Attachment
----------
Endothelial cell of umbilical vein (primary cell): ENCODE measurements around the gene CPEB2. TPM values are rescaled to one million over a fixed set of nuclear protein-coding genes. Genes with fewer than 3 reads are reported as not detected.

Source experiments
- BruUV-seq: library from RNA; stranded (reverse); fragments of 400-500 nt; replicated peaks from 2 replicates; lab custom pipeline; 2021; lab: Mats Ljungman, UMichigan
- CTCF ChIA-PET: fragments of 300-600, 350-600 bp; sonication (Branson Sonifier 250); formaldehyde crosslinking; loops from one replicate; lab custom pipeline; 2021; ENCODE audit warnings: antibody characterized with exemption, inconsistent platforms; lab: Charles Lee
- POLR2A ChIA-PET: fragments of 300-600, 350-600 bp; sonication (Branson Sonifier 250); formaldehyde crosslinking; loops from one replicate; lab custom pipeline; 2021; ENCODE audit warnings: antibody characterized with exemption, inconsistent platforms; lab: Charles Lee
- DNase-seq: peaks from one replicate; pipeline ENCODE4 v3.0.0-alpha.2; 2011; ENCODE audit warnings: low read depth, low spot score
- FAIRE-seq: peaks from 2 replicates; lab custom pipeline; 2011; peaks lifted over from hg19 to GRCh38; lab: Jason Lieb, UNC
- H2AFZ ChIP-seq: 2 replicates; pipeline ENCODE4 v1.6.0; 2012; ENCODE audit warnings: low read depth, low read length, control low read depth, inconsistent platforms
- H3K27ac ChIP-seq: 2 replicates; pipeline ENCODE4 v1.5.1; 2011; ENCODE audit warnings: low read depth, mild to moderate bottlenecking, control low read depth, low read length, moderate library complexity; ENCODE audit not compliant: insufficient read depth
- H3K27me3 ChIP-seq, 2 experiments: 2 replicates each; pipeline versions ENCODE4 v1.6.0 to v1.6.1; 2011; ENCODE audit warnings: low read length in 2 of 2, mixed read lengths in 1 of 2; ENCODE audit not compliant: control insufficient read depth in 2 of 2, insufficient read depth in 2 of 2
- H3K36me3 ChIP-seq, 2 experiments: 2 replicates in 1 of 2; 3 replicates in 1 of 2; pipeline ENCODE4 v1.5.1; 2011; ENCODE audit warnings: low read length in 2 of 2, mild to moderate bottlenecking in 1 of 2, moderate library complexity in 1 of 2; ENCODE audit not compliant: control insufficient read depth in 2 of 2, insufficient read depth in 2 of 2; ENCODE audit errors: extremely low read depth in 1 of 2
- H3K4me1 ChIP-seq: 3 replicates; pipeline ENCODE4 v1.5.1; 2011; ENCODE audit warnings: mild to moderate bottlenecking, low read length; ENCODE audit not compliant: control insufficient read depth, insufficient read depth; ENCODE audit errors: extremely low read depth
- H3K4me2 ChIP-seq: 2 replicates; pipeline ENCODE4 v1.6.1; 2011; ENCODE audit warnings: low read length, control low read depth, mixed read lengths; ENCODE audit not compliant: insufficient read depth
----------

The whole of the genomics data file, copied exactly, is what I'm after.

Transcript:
Endothelial cell of umbilical vein (primary cell): ENCODE measurements around the gene CPEB2. TPM values are rescaled to one million over a fixed set of nuclear protein-coding genes. Genes with fewer than 3 reads are reported as not detected.

Source experiments
- BruUV-seq: library from RNA; stranded (reverse); fragments of 400-500 nt; replicated peaks from 2 replicates; lab custom pipeline; 2021; lab: Mats Ljungman, UMichigan
- CTCF ChIA-PET: fragments of 300-600, 350-600 bp; sonication (Branson Sonifier 250); formaldehyde crosslinking; loops from one replicate; lab custom pipeline; 2021; ENCODE audit warnings: antibody characterized with exemption, inconsistent platforms; lab: Charles Lee
- POLR2A ChIA-PET: fragments of 300-600, 350-600 bp; sonication (Branson Sonifier 250); formaldehyde crosslinking; loops from one replicate; lab custom pipeline; 2021; ENCODE audit warnings: antibody characterized with exemption, inconsistent platforms; lab: Charles Lee
- DNase-seq: peaks from one replicate; pipeline ENCODE4 v3.0.0-alpha.2; 2011; ENCODE audit warnings: low read depth, low spot score
- FAIRE-seq: peaks from 2 replicates; lab custom pipeline; 2011; peaks lifted over from hg19 to GRCh38; lab: Jason Lieb, UNC
- H2AFZ ChIP-seq: 2 replicates; pipeline ENCODE4 v1.6.0; 2012; ENCODE audit warnings: low read depth, low read length, control low read depth, inconsistent platforms
- H3K27ac ChIP-seq: 2 replicates; pipeline ENCODE4 v1.5.1; 2011; ENCODE audit warnings: low read depth, mild to moderate bottlenecking, control low read depth, low read length, moderate library complexity; ENCODE audit not compliant: insufficient read depth
- H3K27me3 ChIP-seq, 2 experiments: 2 replicates each; pipeline versions ENCODE4 v1.6.0 to v1.6.1; 2011; ENCODE audit warnings: low read length in 2 of 2, mixed read lengths in 1 of 2; ENCODE audit not compliant: control insufficient read depth in 2 of 2, insufficient read depth in 2 of 2
- H3K36me3 ChIP-seq, 2 experiments: 2 replicates in 1 of 2; 3 replicates in 1 of 2; pipeline ENCODE4 v1.5.1; 2011; ENCODE audit warnings: low read length in 2 of 2, mild to moderate bottlenecking in 1 of 2, moderate library complexity in 1 of 2; ENCODE audit not compliant: control insufficient read depth in 2 of 2, insufficient read depth in 2 of 2; ENCODE audit errors: extremely low read depth in 1 of 2
- H3K4me1 ChIP-seq: 3 replicates; pipeline ENCODE4 v1.5.1; 2011; ENCODE audit warnings: mild to moderate bottlenecking, low read length; ENCODE audit not compliant: control insufficient read depth, insufficient read depth; ENCODE audit errors: extremely low read depth
- H3K4me2 ChIP-seq: 2 replicates; pipeline ENCODE4 v1.6.1; 2011; ENCODE audit warnings: low read length, control low read depth, mixed read lengths; ENCODE audit not compliant: insufficient read depth